Government Right to Rent policy Central Housing Group

Government Right to Rent policy Is Not Landlord’s Responsibility

The immigration status and the government Right to Rent policy are never far from coverage in the media, and once again landlords’ responsibilities are rightly being questioned.

The media is claiming that landlords, immigration lawyers and all parties’ MPs are extremely concerned that the Right to Rent scheme is deemed as racist and is causing some would be tenants are being disgracefully exploited.

The JCW (Joint Council for the Welfare of Immigrants) is taking a legal challenge to the High Court stating that the policy, which makes it mandatory for all landlords to check prospective tenants’ immigration status. The JCW says that besides being in breach of the European Convention on Human Rights, Right to Rent is ‘incentivising discrimination’.

The highly controversial scheme was first introduced in 2015 and has long been viewed as being highly contentious by the private rented sector.

The whole industry sees the government’s Right to Rent scheme as simply shifting their burden of responsibility onto private landlords – ‘passing the buck’.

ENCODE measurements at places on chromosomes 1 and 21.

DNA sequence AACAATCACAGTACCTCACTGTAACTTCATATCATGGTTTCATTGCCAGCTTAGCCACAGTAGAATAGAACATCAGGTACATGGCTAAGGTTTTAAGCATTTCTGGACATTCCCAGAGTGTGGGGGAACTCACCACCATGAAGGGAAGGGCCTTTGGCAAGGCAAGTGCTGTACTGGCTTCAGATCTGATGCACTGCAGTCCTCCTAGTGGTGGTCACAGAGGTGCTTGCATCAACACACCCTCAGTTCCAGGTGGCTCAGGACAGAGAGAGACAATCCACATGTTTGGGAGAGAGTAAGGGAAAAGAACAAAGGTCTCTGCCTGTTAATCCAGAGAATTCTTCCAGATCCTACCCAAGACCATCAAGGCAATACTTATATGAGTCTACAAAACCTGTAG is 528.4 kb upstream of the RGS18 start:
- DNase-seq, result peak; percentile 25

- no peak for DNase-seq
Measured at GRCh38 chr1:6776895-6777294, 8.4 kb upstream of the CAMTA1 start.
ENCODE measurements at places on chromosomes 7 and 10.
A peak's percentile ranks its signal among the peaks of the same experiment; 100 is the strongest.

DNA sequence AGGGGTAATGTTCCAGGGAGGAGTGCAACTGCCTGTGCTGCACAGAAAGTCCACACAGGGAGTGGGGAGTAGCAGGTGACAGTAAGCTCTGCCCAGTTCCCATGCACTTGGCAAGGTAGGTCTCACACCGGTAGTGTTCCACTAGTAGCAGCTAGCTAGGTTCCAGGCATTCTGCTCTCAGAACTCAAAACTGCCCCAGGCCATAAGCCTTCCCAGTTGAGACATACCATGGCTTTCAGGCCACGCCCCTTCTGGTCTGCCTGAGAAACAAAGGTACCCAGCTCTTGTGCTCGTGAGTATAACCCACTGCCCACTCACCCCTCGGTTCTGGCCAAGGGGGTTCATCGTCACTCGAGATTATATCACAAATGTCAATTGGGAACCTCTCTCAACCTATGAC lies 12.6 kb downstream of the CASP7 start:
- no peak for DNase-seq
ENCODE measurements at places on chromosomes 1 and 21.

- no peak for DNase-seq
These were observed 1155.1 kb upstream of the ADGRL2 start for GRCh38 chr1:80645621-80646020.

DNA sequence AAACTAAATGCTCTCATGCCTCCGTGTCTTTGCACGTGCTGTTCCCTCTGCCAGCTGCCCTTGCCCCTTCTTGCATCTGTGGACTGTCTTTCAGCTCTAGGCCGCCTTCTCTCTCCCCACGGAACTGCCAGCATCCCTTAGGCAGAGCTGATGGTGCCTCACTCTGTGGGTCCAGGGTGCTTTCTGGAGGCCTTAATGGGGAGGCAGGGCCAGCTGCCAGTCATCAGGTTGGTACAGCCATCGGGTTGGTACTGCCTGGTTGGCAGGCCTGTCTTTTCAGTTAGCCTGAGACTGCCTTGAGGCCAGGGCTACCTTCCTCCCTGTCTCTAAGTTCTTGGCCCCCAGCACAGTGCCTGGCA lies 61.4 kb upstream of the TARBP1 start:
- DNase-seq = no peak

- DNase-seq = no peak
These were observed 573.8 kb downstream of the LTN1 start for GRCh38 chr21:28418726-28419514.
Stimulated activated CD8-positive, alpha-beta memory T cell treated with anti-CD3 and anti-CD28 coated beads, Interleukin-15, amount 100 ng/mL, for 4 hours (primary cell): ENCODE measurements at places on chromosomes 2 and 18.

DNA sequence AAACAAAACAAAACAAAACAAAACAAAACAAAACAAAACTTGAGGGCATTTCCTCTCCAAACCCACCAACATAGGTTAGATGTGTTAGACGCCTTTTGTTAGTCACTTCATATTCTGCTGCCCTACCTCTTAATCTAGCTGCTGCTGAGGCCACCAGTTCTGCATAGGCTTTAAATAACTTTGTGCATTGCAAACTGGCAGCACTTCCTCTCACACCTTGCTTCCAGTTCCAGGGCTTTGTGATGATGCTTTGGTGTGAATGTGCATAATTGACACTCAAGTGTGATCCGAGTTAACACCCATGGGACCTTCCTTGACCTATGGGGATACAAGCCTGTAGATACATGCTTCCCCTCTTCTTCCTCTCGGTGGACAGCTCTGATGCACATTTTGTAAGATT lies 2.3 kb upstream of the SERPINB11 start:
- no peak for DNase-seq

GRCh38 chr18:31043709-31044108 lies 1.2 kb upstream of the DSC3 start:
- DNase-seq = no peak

It seems that the government views the BTL sector with contempt as demonstrated by this onerous and unfair responsibility, as it should be handled by one of its own department or an outside agency; coupled with the new tax and legislations levied on BTL investors, it highlights the government’s little regard of how the sector can and is attempting to ease the housing crisis.

Upon the plan being mentioned way back in 2013, an industry spokesperson was outspoken on the scheme when he said: “The private rented sector is already creaking under the weight of red tape, so it is little wonder that landlords are so clearly opposed to this flagship government measure. Whilst we fully support measures to ensure everyone in the UK is legally allowed to be here, this proposal smacks of political posturing rather than a seriously thought through policy. For a government committed to reducing the burden of regulation, it is ironic that they are now seeking to impose a significant extra burden on landlords, making them scapegoats for the UK Border Agency’s failings.”

Richard Merrick of PIMS, said: “The government’s actions beggar belief as they have forcibly ‘bullied’ landlords to be partly responsible for the nation’s security.

“Why don’t they for once show some sign of appreciation and lay off the sector and provide an incentive at the very least?”

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